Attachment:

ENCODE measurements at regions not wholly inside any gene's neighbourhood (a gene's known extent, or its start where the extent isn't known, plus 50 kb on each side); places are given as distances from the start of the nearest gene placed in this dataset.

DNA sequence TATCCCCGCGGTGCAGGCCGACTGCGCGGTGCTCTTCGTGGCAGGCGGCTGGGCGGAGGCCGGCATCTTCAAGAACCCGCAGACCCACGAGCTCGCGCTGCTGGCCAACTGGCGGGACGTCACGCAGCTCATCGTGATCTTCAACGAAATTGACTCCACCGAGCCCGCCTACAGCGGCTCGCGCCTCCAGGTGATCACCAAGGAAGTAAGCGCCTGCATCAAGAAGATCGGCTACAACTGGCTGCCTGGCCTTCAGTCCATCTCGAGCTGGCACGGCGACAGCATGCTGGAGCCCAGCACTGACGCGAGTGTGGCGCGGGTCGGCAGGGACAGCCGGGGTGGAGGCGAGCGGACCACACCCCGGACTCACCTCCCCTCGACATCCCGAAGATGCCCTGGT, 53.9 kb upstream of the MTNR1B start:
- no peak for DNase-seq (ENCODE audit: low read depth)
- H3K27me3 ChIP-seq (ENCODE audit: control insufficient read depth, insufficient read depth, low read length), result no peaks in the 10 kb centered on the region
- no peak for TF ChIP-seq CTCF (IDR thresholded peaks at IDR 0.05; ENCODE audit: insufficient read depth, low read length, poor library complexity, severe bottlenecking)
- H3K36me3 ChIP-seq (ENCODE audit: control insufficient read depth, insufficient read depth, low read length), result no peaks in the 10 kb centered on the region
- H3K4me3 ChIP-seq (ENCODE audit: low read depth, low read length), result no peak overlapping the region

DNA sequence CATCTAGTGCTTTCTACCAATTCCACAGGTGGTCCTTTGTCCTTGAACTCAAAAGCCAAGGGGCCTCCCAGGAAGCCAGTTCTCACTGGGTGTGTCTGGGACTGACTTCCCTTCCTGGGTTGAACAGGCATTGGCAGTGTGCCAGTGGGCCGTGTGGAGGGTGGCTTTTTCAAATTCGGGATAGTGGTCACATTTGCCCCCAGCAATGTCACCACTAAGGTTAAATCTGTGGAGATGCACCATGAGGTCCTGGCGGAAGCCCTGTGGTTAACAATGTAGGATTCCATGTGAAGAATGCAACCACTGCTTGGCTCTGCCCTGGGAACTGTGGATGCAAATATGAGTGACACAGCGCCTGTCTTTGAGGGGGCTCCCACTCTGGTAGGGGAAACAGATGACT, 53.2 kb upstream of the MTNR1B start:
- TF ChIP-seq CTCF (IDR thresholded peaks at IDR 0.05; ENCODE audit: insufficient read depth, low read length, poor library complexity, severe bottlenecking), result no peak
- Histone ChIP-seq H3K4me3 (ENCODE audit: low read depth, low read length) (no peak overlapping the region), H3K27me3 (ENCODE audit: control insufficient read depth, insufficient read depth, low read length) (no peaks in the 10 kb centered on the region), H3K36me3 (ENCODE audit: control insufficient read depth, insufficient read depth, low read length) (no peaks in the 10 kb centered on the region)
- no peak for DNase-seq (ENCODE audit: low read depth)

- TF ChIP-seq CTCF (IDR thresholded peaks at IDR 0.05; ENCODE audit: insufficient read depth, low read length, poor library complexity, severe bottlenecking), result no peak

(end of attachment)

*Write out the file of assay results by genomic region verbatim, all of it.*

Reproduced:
ENCODE measurements at regions not wholly inside any gene's neighbourhood (a gene's known extent, or its start where the extent isn't known, plus 50 kb on each side); places are given as distances from the start of the nearest gene placed in this dataset.

DNA sequence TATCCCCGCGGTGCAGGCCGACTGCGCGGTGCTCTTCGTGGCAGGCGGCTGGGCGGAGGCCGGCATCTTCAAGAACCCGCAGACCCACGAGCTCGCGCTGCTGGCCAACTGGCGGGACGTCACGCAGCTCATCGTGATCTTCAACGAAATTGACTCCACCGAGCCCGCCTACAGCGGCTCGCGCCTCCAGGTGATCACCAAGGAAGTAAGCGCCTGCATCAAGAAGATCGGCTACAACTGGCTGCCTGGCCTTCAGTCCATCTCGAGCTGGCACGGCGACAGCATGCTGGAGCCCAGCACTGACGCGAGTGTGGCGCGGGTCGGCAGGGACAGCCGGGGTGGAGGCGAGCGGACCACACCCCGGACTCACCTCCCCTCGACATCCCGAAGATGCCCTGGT, 53.9 kb upstream of the MTNR1B start:
- no peak for DNase-seq (ENCODE audit: low read depth)
- H3K27me3 ChIP-seq (ENCODE audit: control insufficient read depth, insufficient read depth, low read length), result no peaks in the 10 kb centered on the region
- no peak for TF ChIP-seq CTCF (IDR thresholded peaks at IDR 0.05; ENCODE audit: insufficient read depth, low read length, poor library complexity, severe bottlenecking)
- H3K36me3 ChIP-seq (ENCODE audit: control insufficient read depth, insufficient read depth, low read length), result no peaks in the 10 kb centered on the region
- H3K4me3 ChIP-seq (ENCODE audit: low read depth, low read length), result no peak overlapping the region

DNA sequence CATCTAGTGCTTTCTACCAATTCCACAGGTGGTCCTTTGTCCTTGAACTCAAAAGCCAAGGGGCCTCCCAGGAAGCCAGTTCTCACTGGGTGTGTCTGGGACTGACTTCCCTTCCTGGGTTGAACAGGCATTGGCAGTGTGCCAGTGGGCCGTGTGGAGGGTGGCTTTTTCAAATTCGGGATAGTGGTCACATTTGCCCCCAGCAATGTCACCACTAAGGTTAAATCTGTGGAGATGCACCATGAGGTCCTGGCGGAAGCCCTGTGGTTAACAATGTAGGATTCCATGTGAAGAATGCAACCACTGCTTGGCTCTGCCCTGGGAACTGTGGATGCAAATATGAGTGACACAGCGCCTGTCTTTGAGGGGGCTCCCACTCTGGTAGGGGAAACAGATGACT, 53.2 kb upstream of the MTNR1B start:
- TF ChIP-seq CTCF (IDR thresholded peaks at IDR 0.05; ENCODE audit: insufficient read depth, low read length, poor library complexity, severe bottlenecking), result no peak
- Histone ChIP-seq H3K4me3 (ENCODE audit: low read depth, low read length) (no peak overlapping the region), H3K27me3 (ENCODE audit: control insufficient read depth, insufficient read depth, low read length) (no peaks in the 10 kb centered on the region), H3K36me3 (ENCODE audit: control insufficient read depth, insufficient read depth, low read length) (no peaks in the 10 kb centered on the region)
- no peak for DNase-seq (ENCODE audit: low read depth)

- TF ChIP-seq CTCF (IDR thresholded peaks at IDR 0.05; ENCODE audit: insufficient read depth, low read length, poor library complexity, severe bottlenecking), result no peak